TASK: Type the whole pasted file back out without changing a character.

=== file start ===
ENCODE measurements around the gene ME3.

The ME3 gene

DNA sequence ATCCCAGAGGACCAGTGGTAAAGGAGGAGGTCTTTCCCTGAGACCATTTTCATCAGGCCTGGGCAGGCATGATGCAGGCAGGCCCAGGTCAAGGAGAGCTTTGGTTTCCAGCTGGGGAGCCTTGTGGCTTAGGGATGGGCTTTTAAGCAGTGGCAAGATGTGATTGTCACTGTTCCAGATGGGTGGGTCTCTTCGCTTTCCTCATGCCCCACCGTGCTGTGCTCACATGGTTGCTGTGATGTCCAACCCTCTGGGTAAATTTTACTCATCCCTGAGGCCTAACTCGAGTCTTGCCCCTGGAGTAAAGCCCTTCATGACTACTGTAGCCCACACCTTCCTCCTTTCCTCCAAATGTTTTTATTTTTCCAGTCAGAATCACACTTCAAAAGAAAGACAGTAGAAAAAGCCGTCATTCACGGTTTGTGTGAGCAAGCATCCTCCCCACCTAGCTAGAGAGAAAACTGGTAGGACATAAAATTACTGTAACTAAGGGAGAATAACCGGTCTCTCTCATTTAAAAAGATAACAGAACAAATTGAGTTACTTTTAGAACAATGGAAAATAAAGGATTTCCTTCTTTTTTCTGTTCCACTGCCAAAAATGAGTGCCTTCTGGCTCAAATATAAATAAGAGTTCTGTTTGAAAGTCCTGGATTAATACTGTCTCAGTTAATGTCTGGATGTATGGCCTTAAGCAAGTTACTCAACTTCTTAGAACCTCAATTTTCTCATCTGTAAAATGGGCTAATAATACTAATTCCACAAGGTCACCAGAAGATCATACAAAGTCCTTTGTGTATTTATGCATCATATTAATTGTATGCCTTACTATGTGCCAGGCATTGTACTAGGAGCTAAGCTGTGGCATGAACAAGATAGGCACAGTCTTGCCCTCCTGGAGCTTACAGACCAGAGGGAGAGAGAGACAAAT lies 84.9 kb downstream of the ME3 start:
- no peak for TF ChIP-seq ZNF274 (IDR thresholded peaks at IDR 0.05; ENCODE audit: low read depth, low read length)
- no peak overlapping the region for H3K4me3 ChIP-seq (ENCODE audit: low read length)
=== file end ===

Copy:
ENCODE measurements around the gene ME3.

The ME3 gene

DNA sequence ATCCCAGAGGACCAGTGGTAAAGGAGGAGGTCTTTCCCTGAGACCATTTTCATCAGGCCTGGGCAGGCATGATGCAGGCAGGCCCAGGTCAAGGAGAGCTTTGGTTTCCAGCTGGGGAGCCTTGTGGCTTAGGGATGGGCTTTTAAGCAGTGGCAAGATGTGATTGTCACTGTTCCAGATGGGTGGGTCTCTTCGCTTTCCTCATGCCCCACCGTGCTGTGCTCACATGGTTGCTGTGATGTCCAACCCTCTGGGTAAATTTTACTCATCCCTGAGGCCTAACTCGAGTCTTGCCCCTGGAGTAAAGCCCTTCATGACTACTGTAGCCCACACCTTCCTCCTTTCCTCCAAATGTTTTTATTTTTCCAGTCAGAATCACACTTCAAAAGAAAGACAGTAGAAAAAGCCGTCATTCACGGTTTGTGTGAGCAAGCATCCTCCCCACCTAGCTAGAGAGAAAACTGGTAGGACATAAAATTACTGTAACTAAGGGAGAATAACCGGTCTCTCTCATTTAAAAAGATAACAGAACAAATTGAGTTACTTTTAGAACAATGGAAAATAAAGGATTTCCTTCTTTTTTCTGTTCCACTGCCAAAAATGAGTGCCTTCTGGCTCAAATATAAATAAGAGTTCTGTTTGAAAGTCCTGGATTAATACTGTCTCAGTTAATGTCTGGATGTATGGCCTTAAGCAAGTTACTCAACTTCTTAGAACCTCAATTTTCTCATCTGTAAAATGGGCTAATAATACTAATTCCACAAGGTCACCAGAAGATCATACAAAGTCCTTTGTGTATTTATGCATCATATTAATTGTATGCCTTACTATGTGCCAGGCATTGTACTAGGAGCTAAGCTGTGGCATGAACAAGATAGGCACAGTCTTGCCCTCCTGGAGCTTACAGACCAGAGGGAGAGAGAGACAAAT lies 84.9 kb downstream of the ME3 start:
- no peak for TF ChIP-seq ZNF274 (IDR thresholded peaks at IDR 0.05; ENCODE audit: low read depth, low read length)
- no peak overlapping the region for H3K4me3 ChIP-seq (ENCODE audit: low read length)